?- style_check(-discontiguous).

% Knighthood is usually a noble role, while adventurer is open to all kind of backgrounds, so let's start by defining the background of our hero  
% we'll call these facts "events" since all the others can be classified as events, but these 2 are exceptions. Disregard this detail, it is of little importance in our implementation and only serves to mark all possible events in our database but there is no practical purpose    

% So our hero is either a noble or a commoner  
event(hero_noble).
event(hero_commoner).  

% and can either become a knight or an adventurer depending on his background  
event(become_adventurer).
event(become_knight).  

% so we'll create links, or edges which we'll use for pathfinding later    
edge(hero_noble, become_knight).
edge(hero_commoner, become_adventurer).  

% also we'll create an initial node for pathfinding purposes  
event(start_story).
edge(start_story, hero_noble).
edge(start_story, hero_commoner).

% depending on our settings, there is no reason why a noble could not become an adventurer so we'll add a connection  
edge(hero_noble, become_adventurer).  

% his family might oppose it though so, you know what? Let's say there is a reason why he became an adventurer: he ran away from home and needs to make a living.    
event(run_away_home).
edge(hero_noble, run_away_home).
edge(run_away_home, become_adventurer).  

% Right. We've only dealt with "events" but it would clearly be possible to add layers to the story by specifying nodes indicating the reason why the hero ran away (such as an arranged marriage for example).  
% And now, the important part: fighting the monster. Once again, branching paths are joining together  
event(fight_monser). 
edge(become_knight, fight_monster).
edge(become_adventurer, fight_monster).   

% and the result: we win, or we lose. Our path branches again.    
event(win_fight).
event(lose_fight).

edge(fight_monster, win_fight).
edge(fight_monster, lose_fight).  

% if the hero win, the story stops there. Else, we'll add some meat to the story
% the hero will train harder, or go find some sort of legendary weapon before challenging the monster again.  
event(train).
event(find_weapon).

edge(lose_fight, train).
edge(lose_fight, find_weapon). 

event(fight_monster2).
edge(train, fight_monster2).
edge(find_weapon, fight_monster2).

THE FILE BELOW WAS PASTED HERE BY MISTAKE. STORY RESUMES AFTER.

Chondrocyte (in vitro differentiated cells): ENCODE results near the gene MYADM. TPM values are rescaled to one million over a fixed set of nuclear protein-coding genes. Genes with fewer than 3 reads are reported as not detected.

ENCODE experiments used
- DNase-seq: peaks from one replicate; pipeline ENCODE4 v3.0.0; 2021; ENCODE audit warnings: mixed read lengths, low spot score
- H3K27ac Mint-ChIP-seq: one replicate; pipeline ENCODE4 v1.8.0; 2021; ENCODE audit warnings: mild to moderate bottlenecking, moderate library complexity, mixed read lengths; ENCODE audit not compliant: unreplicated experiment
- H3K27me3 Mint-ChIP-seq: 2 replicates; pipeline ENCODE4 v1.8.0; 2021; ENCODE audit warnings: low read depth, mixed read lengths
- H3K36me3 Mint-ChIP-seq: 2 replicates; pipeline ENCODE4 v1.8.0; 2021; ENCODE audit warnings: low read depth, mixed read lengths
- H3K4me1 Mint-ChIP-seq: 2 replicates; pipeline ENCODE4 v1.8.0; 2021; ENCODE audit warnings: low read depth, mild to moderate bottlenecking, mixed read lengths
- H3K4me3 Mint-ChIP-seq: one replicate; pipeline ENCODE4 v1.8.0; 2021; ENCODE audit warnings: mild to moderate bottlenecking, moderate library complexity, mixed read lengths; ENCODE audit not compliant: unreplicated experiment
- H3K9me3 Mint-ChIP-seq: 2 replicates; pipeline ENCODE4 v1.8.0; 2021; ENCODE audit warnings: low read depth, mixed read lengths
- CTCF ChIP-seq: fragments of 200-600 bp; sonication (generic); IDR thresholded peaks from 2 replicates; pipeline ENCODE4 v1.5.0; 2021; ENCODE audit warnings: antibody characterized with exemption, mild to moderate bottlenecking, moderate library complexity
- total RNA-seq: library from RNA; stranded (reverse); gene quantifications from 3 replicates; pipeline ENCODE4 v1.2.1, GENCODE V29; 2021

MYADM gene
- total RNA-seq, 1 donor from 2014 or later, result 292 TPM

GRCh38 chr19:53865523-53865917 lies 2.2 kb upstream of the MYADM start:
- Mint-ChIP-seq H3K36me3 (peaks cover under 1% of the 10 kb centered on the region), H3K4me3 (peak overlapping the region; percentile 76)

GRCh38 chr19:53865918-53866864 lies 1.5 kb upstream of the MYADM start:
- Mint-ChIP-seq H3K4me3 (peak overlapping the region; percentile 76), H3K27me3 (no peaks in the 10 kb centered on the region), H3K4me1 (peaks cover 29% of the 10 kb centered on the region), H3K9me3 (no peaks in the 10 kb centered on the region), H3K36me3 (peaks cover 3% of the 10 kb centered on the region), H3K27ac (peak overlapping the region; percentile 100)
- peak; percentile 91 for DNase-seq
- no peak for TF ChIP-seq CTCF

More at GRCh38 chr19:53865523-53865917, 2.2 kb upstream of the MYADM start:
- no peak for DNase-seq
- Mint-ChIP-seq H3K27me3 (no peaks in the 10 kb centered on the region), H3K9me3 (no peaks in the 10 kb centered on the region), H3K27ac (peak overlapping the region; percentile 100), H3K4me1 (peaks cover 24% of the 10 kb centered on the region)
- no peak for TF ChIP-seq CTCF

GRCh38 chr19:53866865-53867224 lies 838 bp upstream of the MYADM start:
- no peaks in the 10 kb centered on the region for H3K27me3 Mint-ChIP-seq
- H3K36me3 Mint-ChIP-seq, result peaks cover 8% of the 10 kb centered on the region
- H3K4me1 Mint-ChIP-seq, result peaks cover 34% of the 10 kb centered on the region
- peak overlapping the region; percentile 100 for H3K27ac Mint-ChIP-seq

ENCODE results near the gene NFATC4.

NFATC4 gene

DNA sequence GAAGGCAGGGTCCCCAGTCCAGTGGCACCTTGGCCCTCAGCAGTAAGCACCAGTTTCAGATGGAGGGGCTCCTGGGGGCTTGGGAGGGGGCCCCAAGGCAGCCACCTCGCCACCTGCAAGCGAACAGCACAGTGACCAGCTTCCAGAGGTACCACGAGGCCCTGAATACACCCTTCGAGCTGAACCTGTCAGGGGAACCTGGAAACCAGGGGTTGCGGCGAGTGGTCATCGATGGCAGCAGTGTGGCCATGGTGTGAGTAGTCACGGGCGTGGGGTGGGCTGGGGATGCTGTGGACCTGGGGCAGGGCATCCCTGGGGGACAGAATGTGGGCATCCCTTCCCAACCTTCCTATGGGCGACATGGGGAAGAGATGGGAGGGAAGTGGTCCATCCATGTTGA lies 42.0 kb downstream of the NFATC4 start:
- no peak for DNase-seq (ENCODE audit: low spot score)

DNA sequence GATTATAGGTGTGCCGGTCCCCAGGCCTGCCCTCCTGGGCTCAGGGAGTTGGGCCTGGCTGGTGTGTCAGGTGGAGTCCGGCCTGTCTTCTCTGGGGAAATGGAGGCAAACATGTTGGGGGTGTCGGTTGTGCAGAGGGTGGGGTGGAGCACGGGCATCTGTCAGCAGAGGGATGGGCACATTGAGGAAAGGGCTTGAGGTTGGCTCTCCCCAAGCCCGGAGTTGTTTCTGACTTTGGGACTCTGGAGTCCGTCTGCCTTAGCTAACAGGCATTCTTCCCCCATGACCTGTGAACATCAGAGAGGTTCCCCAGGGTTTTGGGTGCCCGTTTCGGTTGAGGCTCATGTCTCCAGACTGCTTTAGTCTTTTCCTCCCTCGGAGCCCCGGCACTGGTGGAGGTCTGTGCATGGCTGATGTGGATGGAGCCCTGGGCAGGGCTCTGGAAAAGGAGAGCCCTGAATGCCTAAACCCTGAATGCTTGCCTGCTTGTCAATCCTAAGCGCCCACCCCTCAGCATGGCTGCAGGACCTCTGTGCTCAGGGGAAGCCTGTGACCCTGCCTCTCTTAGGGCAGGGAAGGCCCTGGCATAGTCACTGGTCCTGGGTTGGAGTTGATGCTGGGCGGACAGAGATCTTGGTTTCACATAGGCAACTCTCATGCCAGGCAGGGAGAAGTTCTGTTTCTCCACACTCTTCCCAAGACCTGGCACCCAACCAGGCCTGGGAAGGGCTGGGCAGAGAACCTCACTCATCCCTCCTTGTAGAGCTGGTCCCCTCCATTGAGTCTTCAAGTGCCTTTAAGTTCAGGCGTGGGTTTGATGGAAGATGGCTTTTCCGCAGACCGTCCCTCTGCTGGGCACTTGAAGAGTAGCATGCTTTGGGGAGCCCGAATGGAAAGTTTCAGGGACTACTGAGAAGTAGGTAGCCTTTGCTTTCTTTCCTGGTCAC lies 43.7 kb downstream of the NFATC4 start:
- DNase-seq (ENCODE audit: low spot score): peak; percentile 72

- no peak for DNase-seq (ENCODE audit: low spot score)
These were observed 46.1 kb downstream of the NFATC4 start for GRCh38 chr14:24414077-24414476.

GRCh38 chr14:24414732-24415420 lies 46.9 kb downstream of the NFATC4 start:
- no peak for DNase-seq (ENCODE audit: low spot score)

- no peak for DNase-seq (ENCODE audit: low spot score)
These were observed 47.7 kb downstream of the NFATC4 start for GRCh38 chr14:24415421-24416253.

% this time he wins, and we wrap everything nicely by joining the paths in the end_story node.  
event(winner2).
edge(fight_monster2, winner2).

event(end_story).
edge(winner, end_story).
edge(winner2, end_story). 

So, with all this we have a succession of events which are more or less easily extensible. We also have branching plot and everything wraps up nicely with the presence of the start_story and end_story nodes which will make pathfinding between start and end a breeze.

This article is already quite lengthy so I’ll spare you the details on Pathfinding in Prolog and just share the algorithm, but you can google it easily.

path(A,B,Path) :-
    travel(A,B,[A],Q), 
    reverse(Q,Path).

travel(A,B,P,[B|P]) :- 
    edge(A,B).

travel(A,B,Visited,Path) :-
    edge(A,C),           
    C \== B,
    \+member(C,Visited),
    travel(C,B,[C|Visited],Path).  

story(ANCHORS, PATH) :-
    path(start_story, end_story, PATH),
    forall(member(M, ANCHORS), member(M, PATH)
    ).

As explained before this version of the algorithm is basically a pathfinding algorithm, with added checks on the presence of given anchors in the generated Path.
Prolog will find all valid paths (use “;” instead of enter after a query to get other valid results).

  
% let's find all stories possible. I should have a few more events defined in my basic setup so you might not get the same results  
?- story([], PATH).  
P = [start_story, hero_noble, forced_betrothal, run_away_from_home, become_adventurer, fight_monster, winner, end_story] ;
P = [start_story, hero_noble, forced_betrothal, run_away_from_home, become_adventurer, fight_monster, loser, train, fight_monster_2|...] ;
P = [start_story, hero_noble, forced_betrothal, run_away_from_home, become_adventurer, fight_monster, loser, find_weapon, fight_monster_2|...] ;
P = [start_story, hero_noble, become_knight, fight_monster, winner, end_story] ;
P = [start_story, hero_noble, become_knight, fight_monster, loser, train, fight_monster_2, winner2, end_story] ;
P = [start_story, hero_noble, become_knight, fight_monster, loser, find_weapon, fight_monster_2, winner2, end_story] ;
P = [start_story, hero_peasant, become_adventurer, fight_monster, winner, end_story] ;
P = [start_story, hero_peasant, become_adventurer, fight_monster, loser, train, fight_monster_2, winner2, end_story] ;
P = [start_story, hero_peasant, become_adventurer, fight_monster, loser, find_weapon, fight_monster_2, winner2, end_story] ;
false.  

% looks like it works properly. Now let's add some "anchors", aka mandatory events.  
?- story([find_weapon], P).
P = [start_story, hero_noble, forced_betrothal, run_away_from_home, become_adventurer, fight_monster, loser, find_weapon, fight_monster_2|...] ;
P = [start_story, hero_noble, become_knight, fight_monster, loser, find_weapon, fight_monster_2, winner2, end_story] ;
P = [start_story, hero_peasant, become_adventurer, fight_monster, loser, find_weapon, fight_monster_2, winner2, end_story] ;
false.  

?- story([find_weapon, hero_noble], P).
P = [start_story, hero_noble, forced_betrothal, run_away_from_home, become_adventurer, fight_monster, loser, find_weapon, fight_monster_2|...] ;
P = [start_story, hero_noble, become_knight, fight_monster, loser, find_weapon, fight_monster_2, winner2, end_story] ;

As you can see, we’ve managed to specify a knowledge base of events and set connections between them so as to get branching paths. A more complex implementation would have a focus on composability and prevent infinite cycles but for now I think this is a pretty cool initial setup.

This was one of my first forays into logic programming and Prolog; I found Prolog requires a different mindset to use compared to my usual languages but it’s a nice tool to know. I hope I’ll get to show you more neat stuff, and a more complex story generator next time!